What’s interesting this week, All change as US debt markets move
- To us what’s interesting is: Rising US 10 year bond rates. Incredibly, the US 10 year rate @ 2.84% is now fractionally above Australia 2.81%. This must have happened before, but I can’t ever remember it. The US deficit is set to increase US$1 trillion (‘000 bn) this year and top US$20 trillion in total. It’s not the place of this note to overly dwell on finance but it will impact renewable energy WACC (weighted cost of capital). 90 day money is up 100 basis points (bps) and 5 year money up 50 bps compared to a year ago. It’s not just the shift in the level but also the shift in the slope. An upward sloping yield curve is broadly expansionary and downward sloping recession inducing.
- State elections may mean changes in electricity policy. Betting odds are against the ALP in both South Australia and Victoria. Electricity prices as represented by base load futures are higher in South Australia and Victoria than they are in NSW and QLD and this may be used as an election issue. Prices are higher in South Australia and Victoria because the thermal supply/demand balance is tighter than in previous years and because the QLD Govt. is holding generation prices down and this feeds through to NSW. We are already seeing the Liberal Party in Tasmania stating it will withdraw from the NEM if it wins that election. This is surely a retrograde step and a very short term one. In the past Tasmania has received considerable benefit from lower prices in Victoria and there surely must be a penalty if Tasmania wants to leave the system one year and rejoin the next.
- Increasingly, we think the debate is shifting to how to incentivize dispatchable renewable power, and how much of that is going to be needed. The clear task is to replace the ageing coal fleet and to do this a start needs to be made now. Concentrating solar, batteries in front and particularly behind the meter, pumped hydro and a little bit of gas all need to be encouraged. To get the coal generators out of the system by 2030 is not hard if we make steady progress. What’s lacking in this move, outside of policy, is an authoritative study or two to work out how much dispatchable energy is required for a given level of variable renewables [VRE]
Market action – cool weather sees consumption fall back
Consumption in the week to February 3 fell 8% across the NEM with a 13% fall in NSW and 8% in QLD. Victorian demand rose. Consumption is driven down by cooler weather for the week and trend wise by the ongoing rise in behind the meter PV and energy efficiency. Demand for gas is lower when the weather is mild and gas prices fell fractionally in NSW but were up in QLD and Sth. Aust.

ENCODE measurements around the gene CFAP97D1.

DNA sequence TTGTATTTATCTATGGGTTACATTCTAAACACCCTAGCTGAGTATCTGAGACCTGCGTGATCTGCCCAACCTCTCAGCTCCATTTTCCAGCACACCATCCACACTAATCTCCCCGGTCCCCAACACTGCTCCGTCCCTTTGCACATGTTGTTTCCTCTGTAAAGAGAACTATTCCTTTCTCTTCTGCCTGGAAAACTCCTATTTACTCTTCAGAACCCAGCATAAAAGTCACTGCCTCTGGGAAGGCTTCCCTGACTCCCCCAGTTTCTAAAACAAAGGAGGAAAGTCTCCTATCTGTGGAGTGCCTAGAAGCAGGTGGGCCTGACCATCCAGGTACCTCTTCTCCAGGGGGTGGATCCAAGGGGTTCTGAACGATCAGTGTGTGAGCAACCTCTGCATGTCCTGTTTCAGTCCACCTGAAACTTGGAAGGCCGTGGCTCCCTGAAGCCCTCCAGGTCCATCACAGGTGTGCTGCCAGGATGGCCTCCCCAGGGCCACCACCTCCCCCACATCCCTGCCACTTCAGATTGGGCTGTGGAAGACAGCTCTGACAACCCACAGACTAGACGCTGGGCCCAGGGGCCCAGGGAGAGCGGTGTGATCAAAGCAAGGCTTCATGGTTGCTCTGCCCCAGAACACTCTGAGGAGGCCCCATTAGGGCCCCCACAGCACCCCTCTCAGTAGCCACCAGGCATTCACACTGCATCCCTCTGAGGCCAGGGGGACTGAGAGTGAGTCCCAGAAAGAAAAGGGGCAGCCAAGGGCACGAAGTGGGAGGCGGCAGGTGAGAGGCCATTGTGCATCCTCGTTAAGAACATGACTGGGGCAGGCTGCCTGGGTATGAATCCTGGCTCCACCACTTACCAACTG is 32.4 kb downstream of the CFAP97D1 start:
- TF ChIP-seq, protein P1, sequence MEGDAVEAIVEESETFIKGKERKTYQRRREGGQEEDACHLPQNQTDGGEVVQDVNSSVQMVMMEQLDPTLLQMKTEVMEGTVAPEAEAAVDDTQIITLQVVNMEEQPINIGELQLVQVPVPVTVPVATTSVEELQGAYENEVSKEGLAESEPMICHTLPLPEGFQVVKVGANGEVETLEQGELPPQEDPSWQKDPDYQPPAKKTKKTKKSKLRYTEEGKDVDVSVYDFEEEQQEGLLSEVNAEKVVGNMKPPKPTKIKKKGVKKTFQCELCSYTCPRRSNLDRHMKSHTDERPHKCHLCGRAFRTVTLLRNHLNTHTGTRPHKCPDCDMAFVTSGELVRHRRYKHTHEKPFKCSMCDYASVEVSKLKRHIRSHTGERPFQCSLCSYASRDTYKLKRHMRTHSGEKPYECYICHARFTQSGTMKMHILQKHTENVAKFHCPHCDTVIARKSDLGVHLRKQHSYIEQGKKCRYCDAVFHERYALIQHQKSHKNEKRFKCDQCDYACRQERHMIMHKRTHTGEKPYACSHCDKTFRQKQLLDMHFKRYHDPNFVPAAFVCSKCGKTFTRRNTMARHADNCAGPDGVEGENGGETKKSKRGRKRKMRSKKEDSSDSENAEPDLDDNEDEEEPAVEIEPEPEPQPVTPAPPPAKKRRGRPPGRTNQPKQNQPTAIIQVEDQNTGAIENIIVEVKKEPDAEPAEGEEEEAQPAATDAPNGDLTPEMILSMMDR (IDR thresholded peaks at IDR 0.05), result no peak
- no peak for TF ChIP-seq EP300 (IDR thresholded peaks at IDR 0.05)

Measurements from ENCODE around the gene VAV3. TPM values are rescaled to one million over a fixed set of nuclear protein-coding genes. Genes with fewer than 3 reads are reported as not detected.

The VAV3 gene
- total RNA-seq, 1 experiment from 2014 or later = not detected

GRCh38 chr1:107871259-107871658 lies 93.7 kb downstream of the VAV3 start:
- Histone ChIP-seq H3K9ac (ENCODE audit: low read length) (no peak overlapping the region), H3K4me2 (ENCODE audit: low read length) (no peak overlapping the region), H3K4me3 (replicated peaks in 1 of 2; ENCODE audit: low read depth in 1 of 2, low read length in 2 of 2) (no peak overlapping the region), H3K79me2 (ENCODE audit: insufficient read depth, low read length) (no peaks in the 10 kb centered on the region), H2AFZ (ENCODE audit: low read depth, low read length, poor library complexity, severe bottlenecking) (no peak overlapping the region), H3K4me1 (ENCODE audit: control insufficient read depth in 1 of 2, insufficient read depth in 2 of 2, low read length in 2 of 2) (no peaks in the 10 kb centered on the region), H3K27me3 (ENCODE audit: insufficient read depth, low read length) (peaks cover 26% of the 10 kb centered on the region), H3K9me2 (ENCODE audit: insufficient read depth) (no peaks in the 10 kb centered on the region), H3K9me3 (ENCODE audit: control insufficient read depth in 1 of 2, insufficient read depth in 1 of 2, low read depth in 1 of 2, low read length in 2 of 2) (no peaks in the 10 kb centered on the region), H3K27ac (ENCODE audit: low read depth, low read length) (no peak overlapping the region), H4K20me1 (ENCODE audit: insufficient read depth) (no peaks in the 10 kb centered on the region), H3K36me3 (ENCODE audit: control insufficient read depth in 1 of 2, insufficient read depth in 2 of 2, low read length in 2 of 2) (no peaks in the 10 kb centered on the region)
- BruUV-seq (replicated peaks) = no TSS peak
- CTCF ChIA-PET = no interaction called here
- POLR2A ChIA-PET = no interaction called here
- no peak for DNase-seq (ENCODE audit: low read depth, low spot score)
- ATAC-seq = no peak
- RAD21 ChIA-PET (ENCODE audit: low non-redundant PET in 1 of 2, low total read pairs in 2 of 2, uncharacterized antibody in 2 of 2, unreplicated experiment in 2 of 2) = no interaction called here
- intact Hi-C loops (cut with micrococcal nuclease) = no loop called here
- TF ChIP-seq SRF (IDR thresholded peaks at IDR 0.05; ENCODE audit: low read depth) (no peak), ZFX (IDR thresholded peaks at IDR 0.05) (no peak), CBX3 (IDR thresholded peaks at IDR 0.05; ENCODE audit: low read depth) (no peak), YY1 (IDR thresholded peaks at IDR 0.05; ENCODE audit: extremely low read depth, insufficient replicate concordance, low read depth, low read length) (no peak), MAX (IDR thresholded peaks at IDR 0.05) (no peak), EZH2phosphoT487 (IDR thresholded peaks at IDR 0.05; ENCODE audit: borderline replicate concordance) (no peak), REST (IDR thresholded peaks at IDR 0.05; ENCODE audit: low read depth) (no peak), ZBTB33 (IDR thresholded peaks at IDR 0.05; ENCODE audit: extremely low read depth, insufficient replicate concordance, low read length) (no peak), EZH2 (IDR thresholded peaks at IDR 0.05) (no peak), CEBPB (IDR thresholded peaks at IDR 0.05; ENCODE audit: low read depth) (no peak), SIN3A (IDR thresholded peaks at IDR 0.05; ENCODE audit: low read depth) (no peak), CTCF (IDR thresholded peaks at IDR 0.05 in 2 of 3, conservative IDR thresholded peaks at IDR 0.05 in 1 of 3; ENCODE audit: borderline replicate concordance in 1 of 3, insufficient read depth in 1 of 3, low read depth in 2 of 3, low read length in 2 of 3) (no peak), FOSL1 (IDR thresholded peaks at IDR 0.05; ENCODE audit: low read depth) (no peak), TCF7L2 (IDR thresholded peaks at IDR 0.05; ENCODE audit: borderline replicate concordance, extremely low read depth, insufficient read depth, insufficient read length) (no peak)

Futures prices for FY19 rose a couple of per cent almost as if traders had gone back to work and decided to make a few trades.
As you can see from fig 6 (NEM consumption year by year on an annualized basis) if there is going to be any real dram this Summer from heat and blackouts it will almost certainly be over the next 2-3 weeks.
We continue to see bond yields rising, and Australian yields are rising faster than in the USA and this is helping push up the A$. So despite coal and oil prices in US$ being up 9% year on year in A$ terms its just 3%.
|Know your NEM: Commodity data for week ended 3 Feb 2018|
|Last||1 year||chg on||chg on|
|Coal (thermal Newcastle)||US$/t||104.75||106.95||96.75||-2.1%||8.3%|
|Coal (thermal Newcastle)||A$/t||131.92||132.50||127.39||-0.4%||3.6%|
|USA 10 year bond||%||2.85||2.61||2.32||8.8%||22.6%|
|Australia 10 year bond||%||2.81||2.79||2.58||0.5%||8.8%|
Investors have reacted positively to Redflows communication of progress on their new factory in Malaysia and lithium shares recovered modestly from the prior weeks setback. ORG over the past 12 months has moved from the 3rd largest utility by market capitalization to the largest at $16 bn just edging out AGL at $15.4 bn. Yield based utilities continue to struggle as yields rise.
Rising interest rates mean lower prices. Regulatory allowances which compensate investors for changes in market conditions tend to lag the real world. This worked in investors’ favour when rates were falling but against them at the moment.
Base Load Futures, $MWH
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David Leitch is principal of ITK. He was formerly a Utility Analyst for leading investment banks over the past 30 years. The views expressed are his own. Please note our new section, Energy Markets, which will include analysis from Leitch on the energy markets and broader energy issues. And also note our live generation widget, and the APVI solar contribution.